JBZ Wildlife Conservation Fund Grant
John Ball Zoo
Grant amount: US $500 - US $2,500
Anticipated deadline: Sep 1, 2018
Applicant type: Graduate Student Faculty Working Professional Postdoctoral Researcher Indigenous Group Nonprofit Government Entity
Funding uses: Education / Outreach, Research, Applied Project / Program
Location of project: Preferred: Michigan Other eligible locations: Anywhere in the world
Location of residency: Anywhere in the worldView website Save Need help writing this grant?
Wildlife Conservation Fund
For thirty years the John Ball Zoo’s Wildlife Conservation Fund has helped fund over 100 projects. These projects have helped conserve wildlife and wild places in more than 30 countries.
Many projects funded by the Wildlife Conservation Fund have been education based with an eye to helping communities learn about the wildlife around them. In addition, the fund has lent support to help conserve some of the lesser known taxa such as endangered reptiles and amphibians.
Animals native to Michigan have garnered special attention from the Wildlife Conservation Fund and conservation fund monies have supported projects ranging from installing interpretive graphics at Palomita Reserve in Grand Haven, Michigan to characterizing what bacteria are normally found in salamander habitats in the Great Lakes region.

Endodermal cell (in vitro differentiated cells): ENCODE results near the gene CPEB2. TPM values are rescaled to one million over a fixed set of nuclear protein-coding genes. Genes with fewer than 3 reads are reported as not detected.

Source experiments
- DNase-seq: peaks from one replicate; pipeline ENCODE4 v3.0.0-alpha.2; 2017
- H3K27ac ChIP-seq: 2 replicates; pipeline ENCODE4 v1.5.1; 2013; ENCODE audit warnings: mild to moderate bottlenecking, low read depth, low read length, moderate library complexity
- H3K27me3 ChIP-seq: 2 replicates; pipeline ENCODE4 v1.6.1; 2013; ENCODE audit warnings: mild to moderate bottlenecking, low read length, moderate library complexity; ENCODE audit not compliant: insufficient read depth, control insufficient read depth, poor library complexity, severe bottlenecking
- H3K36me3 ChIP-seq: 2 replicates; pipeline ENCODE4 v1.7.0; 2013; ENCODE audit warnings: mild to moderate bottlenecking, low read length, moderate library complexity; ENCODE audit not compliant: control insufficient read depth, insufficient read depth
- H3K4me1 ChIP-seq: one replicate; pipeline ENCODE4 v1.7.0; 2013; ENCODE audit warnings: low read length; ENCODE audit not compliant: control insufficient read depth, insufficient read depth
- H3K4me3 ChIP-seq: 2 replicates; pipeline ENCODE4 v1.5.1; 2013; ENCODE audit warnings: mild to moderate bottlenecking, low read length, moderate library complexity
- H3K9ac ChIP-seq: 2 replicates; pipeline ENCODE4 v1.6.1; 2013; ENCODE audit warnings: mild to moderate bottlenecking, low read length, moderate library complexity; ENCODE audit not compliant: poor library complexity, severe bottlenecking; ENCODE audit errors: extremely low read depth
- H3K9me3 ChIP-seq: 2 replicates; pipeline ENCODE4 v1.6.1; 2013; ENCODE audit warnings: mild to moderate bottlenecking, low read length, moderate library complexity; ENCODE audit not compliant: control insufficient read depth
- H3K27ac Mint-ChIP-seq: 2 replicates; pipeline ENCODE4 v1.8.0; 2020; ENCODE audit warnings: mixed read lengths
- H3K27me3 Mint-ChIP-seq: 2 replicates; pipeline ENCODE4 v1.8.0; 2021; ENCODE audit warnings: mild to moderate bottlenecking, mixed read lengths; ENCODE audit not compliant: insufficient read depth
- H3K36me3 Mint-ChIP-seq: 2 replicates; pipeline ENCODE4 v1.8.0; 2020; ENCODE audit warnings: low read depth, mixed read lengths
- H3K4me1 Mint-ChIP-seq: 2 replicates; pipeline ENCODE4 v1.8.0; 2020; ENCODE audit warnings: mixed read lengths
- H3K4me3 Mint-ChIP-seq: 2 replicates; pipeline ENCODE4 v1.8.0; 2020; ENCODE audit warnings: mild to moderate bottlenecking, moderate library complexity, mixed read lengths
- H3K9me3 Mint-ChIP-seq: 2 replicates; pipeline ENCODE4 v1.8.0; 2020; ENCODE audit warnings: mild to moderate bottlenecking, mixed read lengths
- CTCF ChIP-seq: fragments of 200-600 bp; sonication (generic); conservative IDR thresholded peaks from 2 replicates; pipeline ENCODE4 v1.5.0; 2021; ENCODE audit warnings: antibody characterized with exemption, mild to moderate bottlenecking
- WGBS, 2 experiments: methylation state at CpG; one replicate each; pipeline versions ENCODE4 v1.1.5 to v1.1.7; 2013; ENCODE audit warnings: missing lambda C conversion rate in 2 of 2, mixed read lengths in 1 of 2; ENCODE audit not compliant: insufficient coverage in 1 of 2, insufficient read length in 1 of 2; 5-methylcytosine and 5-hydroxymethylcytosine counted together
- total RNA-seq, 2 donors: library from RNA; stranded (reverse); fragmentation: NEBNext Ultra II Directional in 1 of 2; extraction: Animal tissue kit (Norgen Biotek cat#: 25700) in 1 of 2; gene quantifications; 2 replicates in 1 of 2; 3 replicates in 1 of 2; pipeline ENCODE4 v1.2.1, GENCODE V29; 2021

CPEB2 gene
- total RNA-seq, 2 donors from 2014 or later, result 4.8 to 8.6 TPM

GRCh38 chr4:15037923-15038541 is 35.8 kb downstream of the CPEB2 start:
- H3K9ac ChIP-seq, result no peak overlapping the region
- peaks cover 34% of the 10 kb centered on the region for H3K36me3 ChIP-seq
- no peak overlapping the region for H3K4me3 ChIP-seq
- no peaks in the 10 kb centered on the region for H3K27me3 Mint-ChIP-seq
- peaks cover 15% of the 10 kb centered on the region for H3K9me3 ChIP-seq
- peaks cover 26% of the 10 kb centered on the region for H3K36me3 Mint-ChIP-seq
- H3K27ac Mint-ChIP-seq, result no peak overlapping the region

When John Boyles had the insight in 1985 to start the Conservation Fund here at John Ball Zoo he was truly visionary. Over the years his vision has been turned into a wonderful reality of support for conservation throughout the world.
The JBZ Wildlife Conservation Fund was established in 1985 to promote understanding and enjoyment of rare, threatened and endangered animals and their habitats and to support zoological research that will directly benefit captive animal management.
You can learn more about this opportunity by visiting the funder's website.
- The principal investigator must be associated with a recognized institution (accredited zoo, academic institution, conservation or non-profit organization).
- “Overhead” is not funded.
- Animals native to Michigan have garnered special attention from the Wildlife Conservation Fund and conservation fund monies have supported projects ranging from installing interpretive graphics at Palomita Reserve in Grand Haven, Michigan to characterizing what bacteria are normally found in salamander habitats in the Great Lakes region.
- Applications for exhibit development/graphics for zoos or facilities in North America will not be considered.
- Funds cannot go to overhead costs.
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